When most people hear the terms, “China” and “trade,” they think of the billions of dollars in merchandise moving back and forth between multi national conglomerates, or more recently some may think of Donald Trump. While China and trade are intimately connected to both of these notions, there is another fascinating arena in which China and trade are opening up incredible opportunities for savvy entrepreneurs at a micro-level. Due to tariffs, pricing laws, and other multi national rules, certain items in China cost significantly more than they do in America and other countries. While many think of luxury goods like Louis Vuitton and Apple, the wide schism in pricing creates arbitrage opportunities in healthcare, mid level clothing apparel, and custom goods.
In the early 2000’s, this trend was diametrically opposed. Smart Americans with the use of the internet could navigate early iterations of websites like Dhgate and Alibaba, two major Chinese online retailers, and buy items in bulk. They would then resell these items, like headphones, batteries, knockoff jerseys and toys, on American websites and capture profit in the difference in pricing. While these opportunities are still there, the more profitable move is now for individuals, usually Chinese nationals, to buy items in America and sell them back to China.
One of the reasons that there is a market for smaller entrepreneurs is that many of these items that are sent are considered gray market or even black market, meaning there is a legal risk to partaking in a venture. Since larger, more established companies don’t want to assume this risk and potentially clash with the Chinese government, brave and risk-seeking businessmen seek to exploit this opportunity. The market dynamics are such that no one can truly scale, as size would be a deterrent to profit. Eventually, if a person or company gets too large they will attract the scrutiny of retailers or the Chinese government.
One of the most notorious areas where this exists is the luxury car market. Cars like the “Jaguar F-type S convertible parked in front of a Pasadena, California, dealership sells for $89,000—but it can go for quadruple the price in China thanks to high demand for everything luxury, especially cars,” according to the Daily Beast. In order to derive a profit, individuals in America and abroad will recruit straw men and women to go into dealerships and buy cars, or lease them and immediately sell the lease to a third party. After this, they will collect a commission for purchasing the car ranging from low four figures to low five figures, and put it onto a shipping container. There, the true business mastermind figures out a way to navigate the murky shipping laws and somehow get the car into China. This will either be sold to a dealer or an individual at an incredible markup, but still well below the market price that the same Jaguar or Range Rover would sell for in China.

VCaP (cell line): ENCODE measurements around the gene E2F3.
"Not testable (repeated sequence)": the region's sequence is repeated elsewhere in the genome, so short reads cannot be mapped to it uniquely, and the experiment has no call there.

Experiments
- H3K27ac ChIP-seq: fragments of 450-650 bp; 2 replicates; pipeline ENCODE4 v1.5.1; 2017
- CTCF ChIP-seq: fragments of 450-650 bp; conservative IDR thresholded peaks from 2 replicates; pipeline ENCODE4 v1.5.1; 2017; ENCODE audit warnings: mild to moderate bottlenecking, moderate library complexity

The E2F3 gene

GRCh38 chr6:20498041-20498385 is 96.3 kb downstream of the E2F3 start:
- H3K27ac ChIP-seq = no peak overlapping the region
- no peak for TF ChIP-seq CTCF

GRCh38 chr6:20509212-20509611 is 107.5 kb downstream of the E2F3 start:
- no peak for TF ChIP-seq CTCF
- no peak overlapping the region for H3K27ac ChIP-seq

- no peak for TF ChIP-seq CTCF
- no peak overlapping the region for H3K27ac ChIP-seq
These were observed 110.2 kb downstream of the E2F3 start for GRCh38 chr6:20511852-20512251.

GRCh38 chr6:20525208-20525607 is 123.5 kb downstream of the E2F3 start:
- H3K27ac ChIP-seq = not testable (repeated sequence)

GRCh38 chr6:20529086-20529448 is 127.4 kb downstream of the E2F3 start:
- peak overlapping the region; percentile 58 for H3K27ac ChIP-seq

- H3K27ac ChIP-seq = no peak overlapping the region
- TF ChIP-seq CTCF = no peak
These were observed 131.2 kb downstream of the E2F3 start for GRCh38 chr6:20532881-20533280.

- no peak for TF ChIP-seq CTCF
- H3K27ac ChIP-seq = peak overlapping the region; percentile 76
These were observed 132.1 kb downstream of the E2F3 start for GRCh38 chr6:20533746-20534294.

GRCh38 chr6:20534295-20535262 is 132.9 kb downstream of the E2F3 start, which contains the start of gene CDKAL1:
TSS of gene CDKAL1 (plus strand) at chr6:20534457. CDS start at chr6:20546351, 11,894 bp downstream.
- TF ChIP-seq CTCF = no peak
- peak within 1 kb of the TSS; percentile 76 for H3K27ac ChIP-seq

This practice was especially popular in the early 2010’s, but as of late car dealers have caught on to this and put safeguards in place to prevent such actions. Now, depending on the dealer, especially those in states with no sales tax, some individuals who purchase cars will have to sign agreements not to ship their cars overseas. This is just one area where business people have figured out a way to derive profit from mismatches in pricing.
Since cars represent such a large dollar amount in one transaction they were a favored product to bring over as the payout on the effort per individual item sold was so high. Other cottage industries like vitamins, powdered milk, and athletic gear have all given rise to individuals setting up as middlemen between America and China. The problem with this strategy’s viability as a long term business is that the inefficiencies are either solved by better government relations or China cracks down on such sales by regulating transactions more intensely.
Currently, another booming trade area between individuals in America and end users in China is personal shopping for luxury goods. This is also taking place in England, due to the fall of the pound, but China is predominantly trying to crack down in the United States first. These shoppers are called, “haiwai daigou,” which can be translated to personal shopper. Since there is a major price discrepancy between America and China in terms of luxury brands, the members of the wealthy Chinese class will pay Chinese Americans to purchase items and ship them back.
This is another area that the Chinese government is trying to slow down as it hurts native sales within the country. According to CNN, China’s “General Administration of Customs has stipulated that all individuals engaged in ‘cross-border e-commerce’ must provide a list of imported and exported items to customs.”
As the government and brands figure out new ways to stop the import, savvy entrepreneurs will continue to find new areas to exploit on a micro level of trade. The question is how long will this game of cat and mouse last, and whether or not any one individual will figure out a way to consolidate market share.